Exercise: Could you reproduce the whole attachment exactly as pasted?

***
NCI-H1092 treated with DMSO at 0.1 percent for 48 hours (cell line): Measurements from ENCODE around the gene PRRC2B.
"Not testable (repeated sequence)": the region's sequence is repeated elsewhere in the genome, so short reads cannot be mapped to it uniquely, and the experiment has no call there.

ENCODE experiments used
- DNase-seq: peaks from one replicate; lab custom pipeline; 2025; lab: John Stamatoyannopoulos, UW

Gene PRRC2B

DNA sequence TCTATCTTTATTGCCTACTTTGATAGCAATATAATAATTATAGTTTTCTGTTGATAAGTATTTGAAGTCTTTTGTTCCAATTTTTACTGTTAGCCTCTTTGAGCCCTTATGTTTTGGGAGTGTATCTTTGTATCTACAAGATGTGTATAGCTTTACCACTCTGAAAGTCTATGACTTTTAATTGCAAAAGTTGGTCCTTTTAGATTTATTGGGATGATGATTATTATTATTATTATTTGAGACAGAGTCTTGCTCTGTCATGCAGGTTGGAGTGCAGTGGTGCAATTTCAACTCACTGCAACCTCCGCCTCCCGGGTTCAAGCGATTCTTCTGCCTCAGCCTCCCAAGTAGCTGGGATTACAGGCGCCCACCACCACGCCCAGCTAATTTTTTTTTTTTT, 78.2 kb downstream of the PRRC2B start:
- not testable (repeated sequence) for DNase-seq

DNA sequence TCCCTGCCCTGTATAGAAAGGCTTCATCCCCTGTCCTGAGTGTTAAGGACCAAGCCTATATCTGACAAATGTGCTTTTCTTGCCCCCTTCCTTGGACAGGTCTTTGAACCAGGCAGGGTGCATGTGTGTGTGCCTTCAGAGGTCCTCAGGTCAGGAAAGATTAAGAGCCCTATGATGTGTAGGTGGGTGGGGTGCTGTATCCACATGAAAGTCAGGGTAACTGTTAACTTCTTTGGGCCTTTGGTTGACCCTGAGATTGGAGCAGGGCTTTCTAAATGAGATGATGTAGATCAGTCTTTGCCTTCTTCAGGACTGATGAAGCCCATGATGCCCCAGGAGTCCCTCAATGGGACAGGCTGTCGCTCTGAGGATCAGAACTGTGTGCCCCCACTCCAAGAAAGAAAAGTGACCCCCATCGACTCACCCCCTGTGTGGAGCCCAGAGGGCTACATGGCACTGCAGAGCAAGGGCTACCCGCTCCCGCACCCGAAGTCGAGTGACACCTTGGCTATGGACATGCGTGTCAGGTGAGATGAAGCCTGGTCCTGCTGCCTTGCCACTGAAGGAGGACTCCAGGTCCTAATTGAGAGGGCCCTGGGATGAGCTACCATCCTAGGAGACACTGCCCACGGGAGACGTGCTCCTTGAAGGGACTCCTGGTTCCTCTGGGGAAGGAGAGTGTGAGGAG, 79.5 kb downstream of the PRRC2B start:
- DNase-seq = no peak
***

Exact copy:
NCI-H1092 treated with DMSO at 0.1 percent for 48 hours (cell line): Measurements from ENCODE around the gene PRRC2B.
"Not testable (repeated sequence)": the region's sequence is repeated elsewhere in the genome, so short reads cannot be mapped to it uniquely, and the experiment has no call there.

ENCODE experiments used
- DNase-seq: peaks from one replicate; lab custom pipeline; 2025; lab: John Stamatoyannopoulos, UW

Gene PRRC2B

DNA sequence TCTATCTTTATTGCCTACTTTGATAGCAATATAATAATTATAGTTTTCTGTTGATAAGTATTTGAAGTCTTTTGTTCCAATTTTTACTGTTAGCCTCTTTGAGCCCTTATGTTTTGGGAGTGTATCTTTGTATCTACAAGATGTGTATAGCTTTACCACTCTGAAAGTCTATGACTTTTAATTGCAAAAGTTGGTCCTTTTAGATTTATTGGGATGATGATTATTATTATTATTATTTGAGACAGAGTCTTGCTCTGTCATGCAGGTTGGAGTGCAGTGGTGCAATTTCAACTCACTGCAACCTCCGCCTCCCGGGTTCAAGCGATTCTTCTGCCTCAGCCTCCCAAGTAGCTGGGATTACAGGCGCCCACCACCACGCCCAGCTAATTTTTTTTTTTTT, 78.2 kb downstream of the PRRC2B start:
- not testable (repeated sequence) for DNase-seq

DNA sequence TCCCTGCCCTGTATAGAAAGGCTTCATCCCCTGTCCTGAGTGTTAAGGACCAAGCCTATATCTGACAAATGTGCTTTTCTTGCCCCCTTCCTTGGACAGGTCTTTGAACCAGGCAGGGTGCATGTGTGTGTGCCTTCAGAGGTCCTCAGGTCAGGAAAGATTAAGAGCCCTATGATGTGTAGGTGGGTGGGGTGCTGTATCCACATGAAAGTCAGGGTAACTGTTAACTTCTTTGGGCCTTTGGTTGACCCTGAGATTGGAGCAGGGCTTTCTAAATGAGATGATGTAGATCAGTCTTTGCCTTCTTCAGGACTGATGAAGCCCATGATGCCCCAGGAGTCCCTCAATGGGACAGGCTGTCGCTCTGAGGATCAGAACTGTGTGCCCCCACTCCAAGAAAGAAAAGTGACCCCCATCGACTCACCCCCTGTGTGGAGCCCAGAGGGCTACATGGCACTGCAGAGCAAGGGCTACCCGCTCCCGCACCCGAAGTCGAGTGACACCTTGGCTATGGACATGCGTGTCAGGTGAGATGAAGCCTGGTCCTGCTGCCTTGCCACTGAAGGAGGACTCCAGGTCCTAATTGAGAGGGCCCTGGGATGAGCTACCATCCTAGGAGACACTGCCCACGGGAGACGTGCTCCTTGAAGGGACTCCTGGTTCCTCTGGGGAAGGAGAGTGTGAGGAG, 79.5 kb downstream of the PRRC2B start:
- DNase-seq = no peak